Piaget's Theory of Learning and Cognitive Development - Part I
By Andrew Loh
Children have a special way of developing their thinking process.
The development of thinking process in children makes a fascinating
study. Nature always provides a way with which small children
including infants react to the presence of objects around them. For
example, children possess a certain amount of skills in relation to
their thinking ability. Most of these skills are very simple ones
and they usually are those that relate to sensory and motor skills
that provide a direction in which children can explore the immediate
environment. Later, they will use the inputs gained to acquire
complicated exploratory skills and knowledge. Also called schemas,
these skills are the most basic skills in your children's life.
Piaget was a great exponent of teaching how children will find a way
to develop and expand their learning process, especially the
cognitive development. He professed a series of learning methods
that will help your child to master different learning techniques.
According to Piaget, there are many types of learning processes your
child will learn and master during the developmental process.
You can use many examples to explain these phenomena. Just consider
the following scenarios. An infant or a young child can easily grab
a colorful toy or teething equipment and later thrust it into the
mouth. Most probably, a colorful and soft rattle is the first object
that your child will hold and thrust in her or his mouth. In fact,
this learning response will be the first of a series of practical
experiments that your child will perfect in the due course of time.
By the age three or four, an infant will be able to transfer this
skill to hold, grab and thrust different objects other than the
Tip: This process of assimilation helps the infant
to assimilate a new type of object into the old system of learning.
However, the process of assimilation may not work for all scenarios.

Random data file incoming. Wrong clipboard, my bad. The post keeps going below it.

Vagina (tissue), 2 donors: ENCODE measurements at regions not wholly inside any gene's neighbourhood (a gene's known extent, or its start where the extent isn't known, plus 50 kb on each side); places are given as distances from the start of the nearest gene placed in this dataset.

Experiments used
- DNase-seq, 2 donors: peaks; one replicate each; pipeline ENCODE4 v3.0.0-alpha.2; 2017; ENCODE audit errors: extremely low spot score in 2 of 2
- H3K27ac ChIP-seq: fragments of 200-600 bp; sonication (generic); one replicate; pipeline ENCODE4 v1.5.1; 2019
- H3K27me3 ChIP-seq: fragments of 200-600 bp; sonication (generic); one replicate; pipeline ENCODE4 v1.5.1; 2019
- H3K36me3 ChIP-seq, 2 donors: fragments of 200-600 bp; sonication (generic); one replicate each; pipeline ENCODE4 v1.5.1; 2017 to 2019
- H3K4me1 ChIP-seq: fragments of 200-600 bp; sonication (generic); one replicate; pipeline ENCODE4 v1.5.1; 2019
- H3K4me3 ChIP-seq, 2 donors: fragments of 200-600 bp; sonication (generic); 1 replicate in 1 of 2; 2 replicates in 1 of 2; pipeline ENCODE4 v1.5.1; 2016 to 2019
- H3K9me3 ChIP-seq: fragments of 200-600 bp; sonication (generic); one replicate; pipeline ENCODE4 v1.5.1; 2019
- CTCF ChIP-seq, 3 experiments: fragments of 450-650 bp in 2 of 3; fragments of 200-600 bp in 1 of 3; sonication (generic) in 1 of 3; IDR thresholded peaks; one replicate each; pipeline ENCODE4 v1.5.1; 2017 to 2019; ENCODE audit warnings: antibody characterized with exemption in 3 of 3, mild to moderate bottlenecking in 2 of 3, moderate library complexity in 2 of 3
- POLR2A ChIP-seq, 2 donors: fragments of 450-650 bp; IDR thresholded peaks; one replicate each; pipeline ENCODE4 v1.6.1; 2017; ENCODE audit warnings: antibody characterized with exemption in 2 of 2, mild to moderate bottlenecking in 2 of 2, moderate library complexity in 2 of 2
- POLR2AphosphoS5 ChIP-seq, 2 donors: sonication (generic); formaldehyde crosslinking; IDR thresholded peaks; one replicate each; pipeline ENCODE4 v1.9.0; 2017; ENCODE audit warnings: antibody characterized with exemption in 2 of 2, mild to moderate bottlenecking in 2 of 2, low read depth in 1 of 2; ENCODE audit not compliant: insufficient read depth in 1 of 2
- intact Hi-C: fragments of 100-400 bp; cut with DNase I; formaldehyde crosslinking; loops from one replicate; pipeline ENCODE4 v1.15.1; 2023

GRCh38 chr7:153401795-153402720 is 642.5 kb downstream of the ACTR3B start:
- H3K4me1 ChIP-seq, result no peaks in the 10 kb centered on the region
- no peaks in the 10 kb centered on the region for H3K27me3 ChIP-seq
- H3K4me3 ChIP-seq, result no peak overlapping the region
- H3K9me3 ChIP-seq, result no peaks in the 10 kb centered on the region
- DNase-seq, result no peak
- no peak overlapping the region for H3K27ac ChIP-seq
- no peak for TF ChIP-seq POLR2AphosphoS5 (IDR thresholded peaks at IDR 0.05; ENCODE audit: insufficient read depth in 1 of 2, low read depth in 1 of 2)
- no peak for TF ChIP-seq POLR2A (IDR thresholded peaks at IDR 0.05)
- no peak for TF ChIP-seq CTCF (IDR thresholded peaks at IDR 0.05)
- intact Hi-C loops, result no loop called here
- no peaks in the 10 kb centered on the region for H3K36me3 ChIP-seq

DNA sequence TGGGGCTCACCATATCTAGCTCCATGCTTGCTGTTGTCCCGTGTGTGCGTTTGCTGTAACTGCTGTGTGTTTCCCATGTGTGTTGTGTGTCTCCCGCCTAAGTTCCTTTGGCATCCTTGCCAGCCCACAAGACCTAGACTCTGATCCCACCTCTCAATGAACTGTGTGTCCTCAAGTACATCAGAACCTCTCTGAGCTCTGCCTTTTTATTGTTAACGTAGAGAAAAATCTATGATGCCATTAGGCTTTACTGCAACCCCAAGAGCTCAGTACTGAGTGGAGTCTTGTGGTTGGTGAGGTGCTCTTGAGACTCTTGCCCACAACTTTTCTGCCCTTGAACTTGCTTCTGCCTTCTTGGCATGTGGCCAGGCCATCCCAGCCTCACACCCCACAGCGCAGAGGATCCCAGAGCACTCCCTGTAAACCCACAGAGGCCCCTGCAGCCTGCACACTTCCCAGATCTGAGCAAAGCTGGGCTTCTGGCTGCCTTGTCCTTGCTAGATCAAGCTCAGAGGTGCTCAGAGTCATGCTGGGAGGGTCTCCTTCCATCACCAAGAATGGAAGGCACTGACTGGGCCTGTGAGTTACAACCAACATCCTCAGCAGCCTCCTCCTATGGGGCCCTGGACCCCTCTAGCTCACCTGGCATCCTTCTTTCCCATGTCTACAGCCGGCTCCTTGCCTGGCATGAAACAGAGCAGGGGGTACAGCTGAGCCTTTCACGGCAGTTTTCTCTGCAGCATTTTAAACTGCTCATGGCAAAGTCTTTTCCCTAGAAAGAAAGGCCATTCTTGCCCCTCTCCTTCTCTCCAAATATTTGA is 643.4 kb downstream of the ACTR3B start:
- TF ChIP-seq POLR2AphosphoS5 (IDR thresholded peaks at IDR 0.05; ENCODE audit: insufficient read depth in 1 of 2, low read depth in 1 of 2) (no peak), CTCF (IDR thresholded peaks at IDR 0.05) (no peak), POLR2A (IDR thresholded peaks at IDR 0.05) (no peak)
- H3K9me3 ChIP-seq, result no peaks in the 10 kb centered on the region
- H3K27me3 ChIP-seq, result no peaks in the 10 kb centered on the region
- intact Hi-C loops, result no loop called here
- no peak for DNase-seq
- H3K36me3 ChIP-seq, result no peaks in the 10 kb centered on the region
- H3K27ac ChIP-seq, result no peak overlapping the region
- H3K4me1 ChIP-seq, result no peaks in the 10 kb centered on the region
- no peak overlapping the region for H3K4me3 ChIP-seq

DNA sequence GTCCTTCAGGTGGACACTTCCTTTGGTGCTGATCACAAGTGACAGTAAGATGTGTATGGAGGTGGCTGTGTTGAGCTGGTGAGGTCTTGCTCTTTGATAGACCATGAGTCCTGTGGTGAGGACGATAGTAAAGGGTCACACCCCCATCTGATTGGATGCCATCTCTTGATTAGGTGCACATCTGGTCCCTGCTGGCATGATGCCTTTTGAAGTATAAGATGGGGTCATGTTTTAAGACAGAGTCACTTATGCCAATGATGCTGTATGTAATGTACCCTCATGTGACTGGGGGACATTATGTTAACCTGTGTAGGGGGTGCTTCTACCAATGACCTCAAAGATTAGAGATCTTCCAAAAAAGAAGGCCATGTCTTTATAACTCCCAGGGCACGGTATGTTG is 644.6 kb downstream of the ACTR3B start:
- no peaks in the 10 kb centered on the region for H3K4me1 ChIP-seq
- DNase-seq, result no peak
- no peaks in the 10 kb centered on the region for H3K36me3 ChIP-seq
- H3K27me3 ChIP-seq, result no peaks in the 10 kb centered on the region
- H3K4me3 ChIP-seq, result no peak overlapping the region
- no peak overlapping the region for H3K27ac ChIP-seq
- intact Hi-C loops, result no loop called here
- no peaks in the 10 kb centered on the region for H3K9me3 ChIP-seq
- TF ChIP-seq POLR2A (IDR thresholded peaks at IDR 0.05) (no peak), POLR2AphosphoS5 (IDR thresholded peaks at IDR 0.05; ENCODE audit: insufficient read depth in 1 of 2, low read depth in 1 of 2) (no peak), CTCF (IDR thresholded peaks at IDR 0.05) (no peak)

Your infant may come across a new object that is bigger and heavier
than the previous one. Let us assume that your child will come
across a rubber ball. Your child will try to hold the ball and
thrust it into his or her mouth. However, this experiment is bound
to fail and your child will try best his or her ability to thrust it
into the mouth. In the end, your child will try to accommodate to
the reality and will soon try another schema or experiment to handle
the object. This new schema could be anything; it could be a simple
squeezing and drooling action and this would eventually form an
appropriate action for the new method. Piaget called this new schema
as accommodation that will help your child to accommodate the
previous experience to a new object.
Tip: Piaget also expressed that both assimilation
and accommodation form two sides of the same coin, which is
the process of adaptation. In fact, Piaget called this the
actual process of learning. He saw this process as a natural action
of innate learning that helps children to acquire new skills and new
set of knowledge.
Furthermore, Piaget also believed that both assimilation and
accommodation work in tandem and they help your children to
understand the world around them. In essence, both these entities
direct their actions as a balancing act between the mind and the
immediate environment. Piaget called this as a state of
equilibrium and this helps the children to create a balanced
perspective of the world around them.
Piaget's stages of intellectual development in children relate to
significant developments in the brain structure. In fact, the
developmental stags in the child's brain keep shifting from one
paradigm to the other with a progressive development between two
successive paradigms. The human brain tends to develop only after
the stage of adolescence and in the case male children, during the
early adulthood. Children take their own time to develop their
intellect, thinking process and IQ.
Parents always believe that their children should think and act like
adults even though they are not capable of acting so. You should
know what you want to expect from your child as they keep
developing. It is also important to have realistic expectations from
your child. Piaget was the first child expert who related children's
reaction to their immediate surroundings and how they adapt to the
shifting scenarios to develop their cognition and thinking. Using
Piaget's wonderful yet revolutionary learning theory will help you
child develop cognition and thinking in a remarkably different way.
Continue to read
Piaget's Theory of Learning and Cognitive Development - Part II here.